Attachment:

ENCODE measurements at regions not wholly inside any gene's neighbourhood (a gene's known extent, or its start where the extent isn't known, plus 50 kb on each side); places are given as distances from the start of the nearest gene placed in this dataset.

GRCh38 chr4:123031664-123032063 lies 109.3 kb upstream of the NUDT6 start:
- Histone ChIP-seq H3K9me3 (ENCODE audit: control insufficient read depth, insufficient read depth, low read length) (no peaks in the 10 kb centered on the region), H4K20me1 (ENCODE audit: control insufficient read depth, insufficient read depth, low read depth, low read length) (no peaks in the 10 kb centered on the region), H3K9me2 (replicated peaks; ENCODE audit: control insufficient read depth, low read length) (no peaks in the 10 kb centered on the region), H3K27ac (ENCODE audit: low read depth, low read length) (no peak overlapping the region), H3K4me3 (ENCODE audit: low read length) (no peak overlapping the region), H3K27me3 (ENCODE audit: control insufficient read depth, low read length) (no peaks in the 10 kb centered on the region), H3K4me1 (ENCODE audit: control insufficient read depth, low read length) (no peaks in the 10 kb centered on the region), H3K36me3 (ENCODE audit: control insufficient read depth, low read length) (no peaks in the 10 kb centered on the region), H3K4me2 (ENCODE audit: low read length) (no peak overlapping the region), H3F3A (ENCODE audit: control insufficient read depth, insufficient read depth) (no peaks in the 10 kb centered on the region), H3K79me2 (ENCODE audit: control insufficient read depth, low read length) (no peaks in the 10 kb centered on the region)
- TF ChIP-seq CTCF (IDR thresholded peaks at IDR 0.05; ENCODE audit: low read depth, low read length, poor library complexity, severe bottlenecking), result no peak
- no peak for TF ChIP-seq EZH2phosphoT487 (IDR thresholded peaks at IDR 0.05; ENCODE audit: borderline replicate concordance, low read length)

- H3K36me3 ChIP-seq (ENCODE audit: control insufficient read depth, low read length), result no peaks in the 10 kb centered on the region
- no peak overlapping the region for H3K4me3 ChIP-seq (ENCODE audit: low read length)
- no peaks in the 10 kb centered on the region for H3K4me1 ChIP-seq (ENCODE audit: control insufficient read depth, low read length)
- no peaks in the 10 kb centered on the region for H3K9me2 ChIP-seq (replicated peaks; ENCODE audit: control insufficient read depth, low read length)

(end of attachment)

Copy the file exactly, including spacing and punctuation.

ENCODE measurements at regions not wholly inside any gene's neighbourhood (a gene's known extent, or its start where the extent isn't known, plus 50 kb on each side); places are given as distances from the start of the nearest gene placed in this dataset.

GRCh38 chr4:123031664-123032063 lies 109.3 kb upstream of the NUDT6 start:
- Histone ChIP-seq H3K9me3 (ENCODE audit: control insufficient read depth, insufficient read depth, low read length) (no peaks in the 10 kb centered on the region), H4K20me1 (ENCODE audit: control insufficient read depth, insufficient read depth, low read depth, low read length) (no peaks in the 10 kb centered on the region), H3K9me2 (replicated peaks; ENCODE audit: control insufficient read depth, low read length) (no peaks in the 10 kb centered on the region), H3K27ac (ENCODE audit: low read depth, low read length) (no peak overlapping the region), H3K4me3 (ENCODE audit: low read length) (no peak overlapping the region), H3K27me3 (ENCODE audit: control insufficient read depth, low read length) (no peaks in the 10 kb centered on the region), H3K4me1 (ENCODE audit: control insufficient read depth, low read length) (no peaks in the 10 kb centered on the region), H3K36me3 (ENCODE audit: control insufficient read depth, low read length) (no peaks in the 10 kb centered on the region), H3K4me2 (ENCODE audit: low read length) (no peak overlapping the region), H3F3A (ENCODE audit: control insufficient read depth, insufficient read depth) (no peaks in the 10 kb centered on the region), H3K79me2 (ENCODE audit: control insufficient read depth, low read length) (no peaks in the 10 kb centered on the region)
- TF ChIP-seq CTCF (IDR thresholded peaks at IDR 0.05; ENCODE audit: low read depth, low read length, poor library complexity, severe bottlenecking), result no peak
- no peak for TF ChIP-seq EZH2phosphoT487 (IDR thresholded peaks at IDR 0.05; ENCODE audit: borderline replicate concordance, low read length)

- H3K36me3 ChIP-seq (ENCODE audit: control insufficient read depth, low read length), result no peaks in the 10 kb centered on the region
- no peak overlapping the region for H3K4me3 ChIP-seq (ENCODE audit: low read length)
- no peaks in the 10 kb centered on the region for H3K4me1 ChIP-seq (ENCODE audit: control insufficient read depth, low read length)
- no peaks in the 10 kb centered on the region for H3K9me2 ChIP-seq (replicated peaks; ENCODE audit: control insufficient read depth, low read length)